Facebook and WhatsApp have long maintained working relationships with the authorities in dozens of countries, including India. Typically, WhatsApp has said it will respond to lawful requests for information and has a team that assists law enforcement officials with emergencies involving imminent harm.

Only rarely has WhatsApp pushed back. The service has been shut down many times in Brazil after the company resisted requests for user data from the government. And it has skirmished with U.S. officials who have sought to install “back doors” in encrypted messaging services to monitor for criminal activity.

But WhatsApp argued that even if it tried enacting India’s new “traceability” rules, the technology would not work. Such a practice is “ineffective and highly susceptible to abuse,” the company said.

Other technology firms and digital rights groups like Mozilla and the Electronic Frontier Foundation said this week that they supported WhatsApp’s fight against “traceability.”

“The threat that anything someone writes can be traced back to them takes away people’s privacy and would have a chilling effect on what people say even in private settings, violating universally recognized principles of free expression and human rights,” WhatsApp said.

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Irish Hospitals Are Latest to Be Hit by Ransomware Attacks

A cyberattack on Ireland’s health system has paralyzed the country’s health services for a week, cutting off access to patient records, delaying Covid-19 testing, and forcing cancellations of medical appointments.

Using ransomware, which is malware that encrypts a victims’ data until they pay a ransom, the people behind the attack have been holding hostage the data at Ireland’s publicly funded health care system, the Health Service Executive. The attack forced the H.S.E. to shut down its entire information technology system.

In a media briefing on Thursday, Paul Reid, chief executive of the H.S.E., said the attack was “stomach churning.”

Caroline Kohn, a spokeswoman for a group of hospitals in the eastern part of the country, said the hospitals were forced to keep all of their records on paper. “We’re back to the 1970s,” she said.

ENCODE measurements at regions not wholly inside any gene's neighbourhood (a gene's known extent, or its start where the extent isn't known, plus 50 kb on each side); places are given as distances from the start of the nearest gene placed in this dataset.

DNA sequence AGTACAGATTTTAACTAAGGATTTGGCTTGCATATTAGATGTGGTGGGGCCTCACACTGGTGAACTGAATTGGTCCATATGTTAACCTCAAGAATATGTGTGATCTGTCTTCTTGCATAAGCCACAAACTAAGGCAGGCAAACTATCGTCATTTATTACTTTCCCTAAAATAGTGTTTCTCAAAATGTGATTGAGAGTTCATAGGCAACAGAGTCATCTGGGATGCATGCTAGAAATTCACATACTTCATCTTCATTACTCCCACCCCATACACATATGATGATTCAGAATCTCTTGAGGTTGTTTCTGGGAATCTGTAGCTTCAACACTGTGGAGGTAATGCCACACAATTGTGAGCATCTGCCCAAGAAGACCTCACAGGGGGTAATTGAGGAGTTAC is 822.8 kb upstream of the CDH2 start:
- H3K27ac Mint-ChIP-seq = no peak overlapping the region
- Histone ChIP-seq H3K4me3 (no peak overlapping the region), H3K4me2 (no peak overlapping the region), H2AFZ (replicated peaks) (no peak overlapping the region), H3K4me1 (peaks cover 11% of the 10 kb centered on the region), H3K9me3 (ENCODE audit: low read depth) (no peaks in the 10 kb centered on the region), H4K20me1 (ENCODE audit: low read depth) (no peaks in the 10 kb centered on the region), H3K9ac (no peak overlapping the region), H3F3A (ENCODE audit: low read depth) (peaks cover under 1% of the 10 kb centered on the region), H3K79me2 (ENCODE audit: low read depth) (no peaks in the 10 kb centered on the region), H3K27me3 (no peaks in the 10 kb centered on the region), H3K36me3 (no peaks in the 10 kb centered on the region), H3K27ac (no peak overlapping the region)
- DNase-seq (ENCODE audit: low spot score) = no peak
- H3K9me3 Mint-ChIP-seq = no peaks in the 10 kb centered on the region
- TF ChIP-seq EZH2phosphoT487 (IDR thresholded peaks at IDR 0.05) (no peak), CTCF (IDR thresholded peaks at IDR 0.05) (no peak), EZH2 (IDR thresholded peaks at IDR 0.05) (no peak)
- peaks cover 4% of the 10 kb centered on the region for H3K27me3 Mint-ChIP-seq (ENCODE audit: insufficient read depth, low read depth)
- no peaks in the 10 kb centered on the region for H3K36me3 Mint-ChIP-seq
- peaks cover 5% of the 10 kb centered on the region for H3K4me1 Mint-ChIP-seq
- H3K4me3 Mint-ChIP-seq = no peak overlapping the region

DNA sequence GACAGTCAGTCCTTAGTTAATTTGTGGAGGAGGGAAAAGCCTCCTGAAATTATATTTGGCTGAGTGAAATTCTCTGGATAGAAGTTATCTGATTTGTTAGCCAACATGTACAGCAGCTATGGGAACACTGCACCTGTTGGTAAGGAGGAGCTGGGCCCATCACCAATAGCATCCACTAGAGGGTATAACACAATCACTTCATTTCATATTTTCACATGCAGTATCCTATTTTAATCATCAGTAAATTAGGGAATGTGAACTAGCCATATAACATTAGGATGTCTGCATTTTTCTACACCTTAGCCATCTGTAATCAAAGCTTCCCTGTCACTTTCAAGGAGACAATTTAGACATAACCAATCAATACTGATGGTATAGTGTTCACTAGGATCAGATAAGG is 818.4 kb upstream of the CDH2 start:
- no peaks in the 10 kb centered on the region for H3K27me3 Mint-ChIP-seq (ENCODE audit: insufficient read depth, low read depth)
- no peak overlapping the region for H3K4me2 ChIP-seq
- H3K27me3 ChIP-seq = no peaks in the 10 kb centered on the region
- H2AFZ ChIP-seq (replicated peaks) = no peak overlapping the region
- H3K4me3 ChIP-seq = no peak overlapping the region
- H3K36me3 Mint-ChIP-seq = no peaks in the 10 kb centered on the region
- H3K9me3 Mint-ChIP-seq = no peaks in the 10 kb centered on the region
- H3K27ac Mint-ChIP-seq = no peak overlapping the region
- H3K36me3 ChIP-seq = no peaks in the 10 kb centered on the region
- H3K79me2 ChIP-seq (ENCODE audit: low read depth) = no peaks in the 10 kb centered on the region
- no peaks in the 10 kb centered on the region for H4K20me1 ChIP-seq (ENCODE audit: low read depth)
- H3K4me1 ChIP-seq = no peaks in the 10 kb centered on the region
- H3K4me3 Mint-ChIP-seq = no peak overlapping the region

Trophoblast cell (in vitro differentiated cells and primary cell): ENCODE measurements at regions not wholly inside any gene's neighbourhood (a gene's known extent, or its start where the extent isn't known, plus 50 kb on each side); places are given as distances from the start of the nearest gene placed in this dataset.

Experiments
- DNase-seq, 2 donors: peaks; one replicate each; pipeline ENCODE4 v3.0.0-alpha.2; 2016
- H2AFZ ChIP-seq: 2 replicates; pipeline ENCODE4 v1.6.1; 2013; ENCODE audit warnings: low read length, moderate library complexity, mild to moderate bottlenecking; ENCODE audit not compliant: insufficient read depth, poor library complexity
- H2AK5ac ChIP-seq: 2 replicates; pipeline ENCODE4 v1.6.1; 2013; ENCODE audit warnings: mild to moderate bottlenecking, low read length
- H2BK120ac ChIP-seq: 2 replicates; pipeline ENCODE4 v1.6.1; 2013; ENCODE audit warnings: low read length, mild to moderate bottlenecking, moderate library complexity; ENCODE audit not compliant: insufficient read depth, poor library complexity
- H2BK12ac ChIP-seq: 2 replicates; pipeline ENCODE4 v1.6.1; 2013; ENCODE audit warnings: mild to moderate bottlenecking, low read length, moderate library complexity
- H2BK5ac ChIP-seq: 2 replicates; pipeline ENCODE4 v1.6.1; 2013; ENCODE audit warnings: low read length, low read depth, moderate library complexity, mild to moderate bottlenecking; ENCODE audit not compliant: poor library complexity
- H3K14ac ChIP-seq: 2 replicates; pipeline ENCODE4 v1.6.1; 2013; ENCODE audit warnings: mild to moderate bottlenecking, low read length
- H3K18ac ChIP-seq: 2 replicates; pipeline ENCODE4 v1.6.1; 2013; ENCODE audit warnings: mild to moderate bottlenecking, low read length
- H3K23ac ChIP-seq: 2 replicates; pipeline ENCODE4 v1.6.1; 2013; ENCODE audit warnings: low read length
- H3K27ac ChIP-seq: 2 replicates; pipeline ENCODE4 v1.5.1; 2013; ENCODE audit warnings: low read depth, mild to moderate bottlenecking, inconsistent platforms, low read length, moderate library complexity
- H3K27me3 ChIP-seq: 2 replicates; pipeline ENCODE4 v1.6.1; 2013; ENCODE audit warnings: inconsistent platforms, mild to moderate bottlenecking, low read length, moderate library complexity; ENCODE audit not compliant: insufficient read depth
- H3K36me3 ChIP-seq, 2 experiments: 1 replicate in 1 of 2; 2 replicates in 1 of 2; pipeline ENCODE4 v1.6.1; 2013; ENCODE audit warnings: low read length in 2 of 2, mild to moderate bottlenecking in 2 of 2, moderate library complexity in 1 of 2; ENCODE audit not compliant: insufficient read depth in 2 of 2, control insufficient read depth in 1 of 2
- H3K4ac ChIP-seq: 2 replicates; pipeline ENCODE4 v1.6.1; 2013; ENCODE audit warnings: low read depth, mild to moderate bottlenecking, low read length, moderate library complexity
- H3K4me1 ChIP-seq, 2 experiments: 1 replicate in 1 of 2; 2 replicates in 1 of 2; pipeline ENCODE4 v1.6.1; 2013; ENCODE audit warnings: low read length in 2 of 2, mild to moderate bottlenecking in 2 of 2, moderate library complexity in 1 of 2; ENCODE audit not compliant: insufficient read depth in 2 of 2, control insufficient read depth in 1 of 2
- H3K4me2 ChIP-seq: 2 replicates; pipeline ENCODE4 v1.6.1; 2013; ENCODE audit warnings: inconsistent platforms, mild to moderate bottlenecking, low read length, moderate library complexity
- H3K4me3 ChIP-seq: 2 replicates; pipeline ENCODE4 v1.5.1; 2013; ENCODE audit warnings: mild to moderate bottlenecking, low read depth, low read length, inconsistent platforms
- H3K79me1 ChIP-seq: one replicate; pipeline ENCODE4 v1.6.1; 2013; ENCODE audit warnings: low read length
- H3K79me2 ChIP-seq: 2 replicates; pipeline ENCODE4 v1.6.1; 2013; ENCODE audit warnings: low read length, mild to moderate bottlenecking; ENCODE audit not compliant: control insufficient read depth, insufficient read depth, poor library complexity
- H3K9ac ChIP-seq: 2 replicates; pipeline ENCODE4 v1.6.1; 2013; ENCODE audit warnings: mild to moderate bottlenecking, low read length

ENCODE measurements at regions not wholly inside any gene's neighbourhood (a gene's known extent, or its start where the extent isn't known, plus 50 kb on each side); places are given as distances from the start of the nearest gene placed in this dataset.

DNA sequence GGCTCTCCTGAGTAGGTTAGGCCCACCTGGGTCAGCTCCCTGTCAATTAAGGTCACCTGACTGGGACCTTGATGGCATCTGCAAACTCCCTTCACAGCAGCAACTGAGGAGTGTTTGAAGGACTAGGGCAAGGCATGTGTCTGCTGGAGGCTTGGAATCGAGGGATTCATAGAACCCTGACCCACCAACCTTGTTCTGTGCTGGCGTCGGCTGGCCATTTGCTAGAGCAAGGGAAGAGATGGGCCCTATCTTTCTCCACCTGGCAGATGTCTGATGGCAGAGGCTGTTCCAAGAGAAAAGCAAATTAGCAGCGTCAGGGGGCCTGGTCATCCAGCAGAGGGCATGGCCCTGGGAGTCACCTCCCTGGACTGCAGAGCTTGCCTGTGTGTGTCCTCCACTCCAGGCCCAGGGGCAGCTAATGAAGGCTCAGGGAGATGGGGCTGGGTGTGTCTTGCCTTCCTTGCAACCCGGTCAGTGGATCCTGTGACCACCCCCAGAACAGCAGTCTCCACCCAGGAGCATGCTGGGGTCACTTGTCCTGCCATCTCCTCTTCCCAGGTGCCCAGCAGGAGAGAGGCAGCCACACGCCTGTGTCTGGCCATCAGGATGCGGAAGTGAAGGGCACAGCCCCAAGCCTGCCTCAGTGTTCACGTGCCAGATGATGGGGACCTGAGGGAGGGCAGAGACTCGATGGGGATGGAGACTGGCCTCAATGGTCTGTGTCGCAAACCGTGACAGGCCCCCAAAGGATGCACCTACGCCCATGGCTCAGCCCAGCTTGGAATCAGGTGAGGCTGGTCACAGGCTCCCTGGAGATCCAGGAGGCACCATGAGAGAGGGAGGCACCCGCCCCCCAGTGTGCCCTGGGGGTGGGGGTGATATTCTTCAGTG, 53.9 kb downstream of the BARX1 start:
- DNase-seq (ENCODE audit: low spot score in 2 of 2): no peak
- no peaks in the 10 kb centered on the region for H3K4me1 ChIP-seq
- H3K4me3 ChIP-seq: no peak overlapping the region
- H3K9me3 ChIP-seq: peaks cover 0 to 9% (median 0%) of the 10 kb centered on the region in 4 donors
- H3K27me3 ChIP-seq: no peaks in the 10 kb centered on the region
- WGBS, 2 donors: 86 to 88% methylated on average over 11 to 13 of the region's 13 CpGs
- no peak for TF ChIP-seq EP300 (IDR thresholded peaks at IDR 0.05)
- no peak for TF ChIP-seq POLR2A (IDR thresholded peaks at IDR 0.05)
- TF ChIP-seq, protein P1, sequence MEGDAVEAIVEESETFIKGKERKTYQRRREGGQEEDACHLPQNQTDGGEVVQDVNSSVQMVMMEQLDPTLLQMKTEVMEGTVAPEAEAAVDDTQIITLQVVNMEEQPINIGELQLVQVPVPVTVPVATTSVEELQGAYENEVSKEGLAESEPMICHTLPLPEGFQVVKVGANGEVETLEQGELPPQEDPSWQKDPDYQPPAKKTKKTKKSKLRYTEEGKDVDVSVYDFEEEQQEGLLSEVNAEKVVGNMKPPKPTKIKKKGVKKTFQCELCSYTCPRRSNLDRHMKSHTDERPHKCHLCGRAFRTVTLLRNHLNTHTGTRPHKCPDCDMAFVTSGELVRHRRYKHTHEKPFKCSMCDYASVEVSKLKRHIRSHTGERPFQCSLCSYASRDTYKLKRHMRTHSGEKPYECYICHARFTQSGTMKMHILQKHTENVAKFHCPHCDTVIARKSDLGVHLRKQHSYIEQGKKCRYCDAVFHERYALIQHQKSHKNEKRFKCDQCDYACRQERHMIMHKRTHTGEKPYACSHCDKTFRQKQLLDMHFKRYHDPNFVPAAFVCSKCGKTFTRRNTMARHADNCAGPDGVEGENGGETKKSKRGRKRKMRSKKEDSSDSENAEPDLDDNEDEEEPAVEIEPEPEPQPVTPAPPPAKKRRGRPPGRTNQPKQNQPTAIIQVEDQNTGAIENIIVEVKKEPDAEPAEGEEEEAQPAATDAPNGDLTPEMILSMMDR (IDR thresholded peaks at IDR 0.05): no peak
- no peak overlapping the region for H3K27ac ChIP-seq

upended the lives of cancer patients whose chemotherapy treatments had to be delayed or recreated from memory.

The attacks come on top of a similar ransomware attack on Colonial Pipeline, the American pipeline operation that supplies nearly half the gas, diesel and jet fuel to the East Coast. That attack prompted Colonial Pipeline to shut down its pipeline operations, triggering panic buying at the pump and gas and jet fuel shortages along the East Coast. Colonial Pipeline agreed to pay its extortionists, a different cybercriminal gang called DarkSide, nearly $5 million to decrypt its data.

The attack in Ireland has caused backlogs inside emergency rooms from Dublin to Galway, and patients have been urged to stay away from hospitals unless they require urgent care.

In many Irish counties, appointments have been canceled for radiation treatments, MRIs, gynecological visits, endoscopies and other health services. Health authorities said the attack was also causing delays in Covid-19 test results, but a vaccine appointment system was still working.

Irish health officials said Thursday that H.S.E. was working to build a new network, separate from the one that has been affected. Hundreds of experts have been recruited to rebuild 2,000 distinct systems. The effort is likely to cost tens of millions of euros, Mr. Reid said.

The H.S.E. said Thursday that it had been provided with a key that could decrypt the data being held for ransom, but it was unclear if it would work.

a separate legal fight by Microsoft — to take down a major botnet, a network of infected computers, called Trickbot, that served as a major conduit for ransomware.

In the weeks that followed those efforts, cybercriminals said they planned to attack more than 400 hospitals. The threat caused the Department of Homeland Security’s Cybersecurity and Infrastructure Security Agency to warn health care operators to improve their protection from ransomware.

Ransomware groups continue to operate with relative immunity in Russia, where government officials rarely prosecute cybercriminals and refuse to extradite them. In response to the Colonial Pipeline episode last week, President Biden said Russia bore some responsibility for ransomware attacks because cybercriminals operate within its borders.

Adam Meyers, vice president of intelligence at CrowdStrike, the cybersecurity firm, said members of Wizard Spider, the group responsible for the attack on Ireland’s health systems, spoke Russian and researchers “have high confidence that they are Eastern European, likely Russian.”

Last month, the data of a school district in Florida was held hostage by Wizard Spider. Broward County Public Schools, the sixth largest school district in the United States, was hacked by cybercriminals who demanded $40 million in cryptocurrency. The criminals encrypted data and posted thousands of the schools’ information online after officials declined to pay.